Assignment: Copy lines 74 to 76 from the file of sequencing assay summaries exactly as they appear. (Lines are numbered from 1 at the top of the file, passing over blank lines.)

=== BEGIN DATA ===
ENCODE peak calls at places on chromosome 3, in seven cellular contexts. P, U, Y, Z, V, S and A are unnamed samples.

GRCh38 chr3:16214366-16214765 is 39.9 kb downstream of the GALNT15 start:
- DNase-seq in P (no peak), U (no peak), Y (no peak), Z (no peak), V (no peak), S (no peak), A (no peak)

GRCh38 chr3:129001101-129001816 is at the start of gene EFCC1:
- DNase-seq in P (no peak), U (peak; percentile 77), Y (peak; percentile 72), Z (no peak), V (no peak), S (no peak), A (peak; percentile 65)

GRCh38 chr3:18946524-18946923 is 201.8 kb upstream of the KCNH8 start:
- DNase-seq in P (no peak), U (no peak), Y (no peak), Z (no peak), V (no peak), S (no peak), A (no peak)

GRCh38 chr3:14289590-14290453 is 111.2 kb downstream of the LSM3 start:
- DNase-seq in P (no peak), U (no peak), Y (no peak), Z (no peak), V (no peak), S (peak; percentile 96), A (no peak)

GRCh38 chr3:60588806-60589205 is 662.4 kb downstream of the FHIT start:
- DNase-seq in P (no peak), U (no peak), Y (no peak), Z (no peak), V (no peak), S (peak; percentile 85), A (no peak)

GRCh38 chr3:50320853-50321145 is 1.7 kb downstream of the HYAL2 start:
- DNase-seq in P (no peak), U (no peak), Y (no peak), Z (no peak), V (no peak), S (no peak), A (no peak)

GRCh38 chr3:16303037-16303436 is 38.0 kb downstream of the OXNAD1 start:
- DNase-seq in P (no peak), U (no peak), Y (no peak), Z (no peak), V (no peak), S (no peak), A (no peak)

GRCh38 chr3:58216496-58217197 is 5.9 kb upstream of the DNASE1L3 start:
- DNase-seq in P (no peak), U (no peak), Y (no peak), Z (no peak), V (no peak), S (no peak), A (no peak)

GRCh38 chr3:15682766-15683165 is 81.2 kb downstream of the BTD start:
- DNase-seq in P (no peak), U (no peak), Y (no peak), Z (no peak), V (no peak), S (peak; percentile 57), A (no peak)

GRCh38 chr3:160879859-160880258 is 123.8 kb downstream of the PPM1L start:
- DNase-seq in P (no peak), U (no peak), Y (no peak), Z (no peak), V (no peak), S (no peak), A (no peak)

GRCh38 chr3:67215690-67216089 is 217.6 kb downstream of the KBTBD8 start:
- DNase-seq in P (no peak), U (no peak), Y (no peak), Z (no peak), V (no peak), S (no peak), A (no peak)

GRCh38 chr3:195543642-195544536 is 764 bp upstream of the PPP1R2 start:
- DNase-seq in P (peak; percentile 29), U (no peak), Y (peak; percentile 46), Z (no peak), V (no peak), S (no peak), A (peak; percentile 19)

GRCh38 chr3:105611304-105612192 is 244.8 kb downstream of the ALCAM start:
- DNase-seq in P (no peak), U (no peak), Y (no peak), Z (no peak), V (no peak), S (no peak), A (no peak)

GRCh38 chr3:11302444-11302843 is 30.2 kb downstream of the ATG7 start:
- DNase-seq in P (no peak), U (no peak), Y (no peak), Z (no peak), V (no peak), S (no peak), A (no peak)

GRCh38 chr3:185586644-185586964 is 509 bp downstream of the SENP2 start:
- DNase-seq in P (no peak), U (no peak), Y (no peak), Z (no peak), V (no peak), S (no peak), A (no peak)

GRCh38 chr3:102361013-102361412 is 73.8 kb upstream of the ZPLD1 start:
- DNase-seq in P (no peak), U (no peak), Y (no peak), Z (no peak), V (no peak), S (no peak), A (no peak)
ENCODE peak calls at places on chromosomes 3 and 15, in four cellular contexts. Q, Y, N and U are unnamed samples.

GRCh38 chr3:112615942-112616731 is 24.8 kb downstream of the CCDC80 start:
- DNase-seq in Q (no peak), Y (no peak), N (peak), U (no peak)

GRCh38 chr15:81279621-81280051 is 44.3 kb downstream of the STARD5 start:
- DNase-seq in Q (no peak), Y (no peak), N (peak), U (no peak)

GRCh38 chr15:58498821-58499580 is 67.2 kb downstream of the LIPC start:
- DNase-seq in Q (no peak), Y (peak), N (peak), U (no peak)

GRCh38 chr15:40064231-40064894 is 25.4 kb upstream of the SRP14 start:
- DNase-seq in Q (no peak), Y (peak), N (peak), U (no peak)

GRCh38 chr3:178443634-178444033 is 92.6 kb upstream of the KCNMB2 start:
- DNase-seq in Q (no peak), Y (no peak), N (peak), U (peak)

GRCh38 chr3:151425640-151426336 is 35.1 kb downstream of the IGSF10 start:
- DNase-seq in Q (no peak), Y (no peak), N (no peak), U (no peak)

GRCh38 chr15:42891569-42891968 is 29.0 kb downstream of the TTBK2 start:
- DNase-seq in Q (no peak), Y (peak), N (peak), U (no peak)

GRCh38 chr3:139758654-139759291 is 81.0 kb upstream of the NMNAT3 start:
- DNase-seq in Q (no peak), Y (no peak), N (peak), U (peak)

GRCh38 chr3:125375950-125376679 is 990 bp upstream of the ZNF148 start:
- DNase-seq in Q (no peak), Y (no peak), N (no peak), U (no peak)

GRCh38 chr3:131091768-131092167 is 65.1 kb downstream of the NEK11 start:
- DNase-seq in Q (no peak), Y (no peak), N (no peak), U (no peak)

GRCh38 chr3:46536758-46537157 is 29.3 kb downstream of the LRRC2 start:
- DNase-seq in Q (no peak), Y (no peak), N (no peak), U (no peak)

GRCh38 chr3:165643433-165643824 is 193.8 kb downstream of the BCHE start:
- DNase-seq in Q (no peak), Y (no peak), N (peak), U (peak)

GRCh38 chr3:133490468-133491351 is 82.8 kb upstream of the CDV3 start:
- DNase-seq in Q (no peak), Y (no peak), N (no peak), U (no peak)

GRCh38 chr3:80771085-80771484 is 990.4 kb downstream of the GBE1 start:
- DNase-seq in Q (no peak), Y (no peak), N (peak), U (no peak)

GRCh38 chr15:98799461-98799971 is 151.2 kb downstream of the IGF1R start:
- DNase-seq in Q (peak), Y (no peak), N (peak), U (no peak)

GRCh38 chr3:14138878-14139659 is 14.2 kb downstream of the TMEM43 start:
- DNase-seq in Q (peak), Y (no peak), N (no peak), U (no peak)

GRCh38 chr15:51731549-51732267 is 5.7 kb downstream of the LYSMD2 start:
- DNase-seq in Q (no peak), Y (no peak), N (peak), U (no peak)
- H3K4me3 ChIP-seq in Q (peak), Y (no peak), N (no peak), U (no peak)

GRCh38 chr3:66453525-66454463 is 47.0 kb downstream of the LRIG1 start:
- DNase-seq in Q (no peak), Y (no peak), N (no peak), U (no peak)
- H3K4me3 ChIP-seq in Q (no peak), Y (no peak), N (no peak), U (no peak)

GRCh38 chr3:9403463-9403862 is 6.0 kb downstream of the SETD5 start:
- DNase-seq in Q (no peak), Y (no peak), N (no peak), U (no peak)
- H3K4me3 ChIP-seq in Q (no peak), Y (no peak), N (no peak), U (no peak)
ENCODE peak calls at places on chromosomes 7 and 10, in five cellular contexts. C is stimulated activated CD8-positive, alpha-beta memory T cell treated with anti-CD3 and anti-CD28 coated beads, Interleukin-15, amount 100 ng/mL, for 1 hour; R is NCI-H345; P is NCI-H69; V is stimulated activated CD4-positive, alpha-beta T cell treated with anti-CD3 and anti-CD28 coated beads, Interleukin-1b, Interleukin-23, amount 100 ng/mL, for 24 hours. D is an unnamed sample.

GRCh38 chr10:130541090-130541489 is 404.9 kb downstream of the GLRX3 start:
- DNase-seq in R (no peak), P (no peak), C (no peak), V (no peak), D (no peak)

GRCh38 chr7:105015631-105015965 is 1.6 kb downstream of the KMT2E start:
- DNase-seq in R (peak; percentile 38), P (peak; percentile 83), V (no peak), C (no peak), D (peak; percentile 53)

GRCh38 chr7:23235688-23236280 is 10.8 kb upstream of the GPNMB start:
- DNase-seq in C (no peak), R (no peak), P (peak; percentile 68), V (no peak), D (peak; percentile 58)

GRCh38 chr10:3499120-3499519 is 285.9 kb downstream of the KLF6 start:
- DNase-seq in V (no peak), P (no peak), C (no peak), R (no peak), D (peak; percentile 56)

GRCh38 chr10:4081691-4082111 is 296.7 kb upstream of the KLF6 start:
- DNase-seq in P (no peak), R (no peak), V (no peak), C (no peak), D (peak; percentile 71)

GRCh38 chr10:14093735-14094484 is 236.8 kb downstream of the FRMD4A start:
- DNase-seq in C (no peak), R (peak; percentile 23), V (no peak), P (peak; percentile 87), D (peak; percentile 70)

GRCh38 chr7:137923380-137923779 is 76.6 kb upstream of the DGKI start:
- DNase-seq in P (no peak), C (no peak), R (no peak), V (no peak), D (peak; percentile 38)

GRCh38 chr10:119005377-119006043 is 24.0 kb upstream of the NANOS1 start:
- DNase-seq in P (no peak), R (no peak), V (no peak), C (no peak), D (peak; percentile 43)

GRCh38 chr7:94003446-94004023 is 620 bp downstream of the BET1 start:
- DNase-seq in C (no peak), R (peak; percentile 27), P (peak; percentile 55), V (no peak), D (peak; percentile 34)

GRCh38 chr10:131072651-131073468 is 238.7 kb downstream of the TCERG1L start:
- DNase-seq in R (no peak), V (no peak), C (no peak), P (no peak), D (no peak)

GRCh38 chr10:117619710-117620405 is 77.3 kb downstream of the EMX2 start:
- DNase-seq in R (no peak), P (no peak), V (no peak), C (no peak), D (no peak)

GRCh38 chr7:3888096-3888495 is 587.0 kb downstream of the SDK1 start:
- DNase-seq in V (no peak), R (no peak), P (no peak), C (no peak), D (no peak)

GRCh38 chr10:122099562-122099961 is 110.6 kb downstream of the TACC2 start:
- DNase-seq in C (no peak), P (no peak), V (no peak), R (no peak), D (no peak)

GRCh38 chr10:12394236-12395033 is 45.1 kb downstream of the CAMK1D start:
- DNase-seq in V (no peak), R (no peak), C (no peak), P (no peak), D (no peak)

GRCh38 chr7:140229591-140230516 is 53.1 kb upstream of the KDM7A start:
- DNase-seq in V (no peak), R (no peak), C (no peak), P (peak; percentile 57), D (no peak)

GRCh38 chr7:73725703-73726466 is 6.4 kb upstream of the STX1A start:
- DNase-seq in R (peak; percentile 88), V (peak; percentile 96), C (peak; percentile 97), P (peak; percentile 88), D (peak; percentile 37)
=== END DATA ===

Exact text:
- DNase-seq in Q (no peak), Y (no peak), N (no peak), U (no peak)
- H3K4me3 ChIP-seq in Q (no peak), Y (no peak), N (no peak), U (no peak)
ENCODE peak calls at places on chromosomes 7 and 10, in five cellular contexts. C is stimulated activated CD8-positive, alpha-beta memory T cell treated with anti-CD3 and anti-CD28 coated beads, Interleukin-15, amount 100 ng/mL, for 1 hour; R is NCI-H345; P is NCI-H69; V is stimulated activated CD4-positive, alpha-beta T cell treated with anti-CD3 and anti-CD28 coated beads, Interleukin-1b, Interleukin-23, amount 100 ng/mL, for 24 hours. D is an unnamed sample.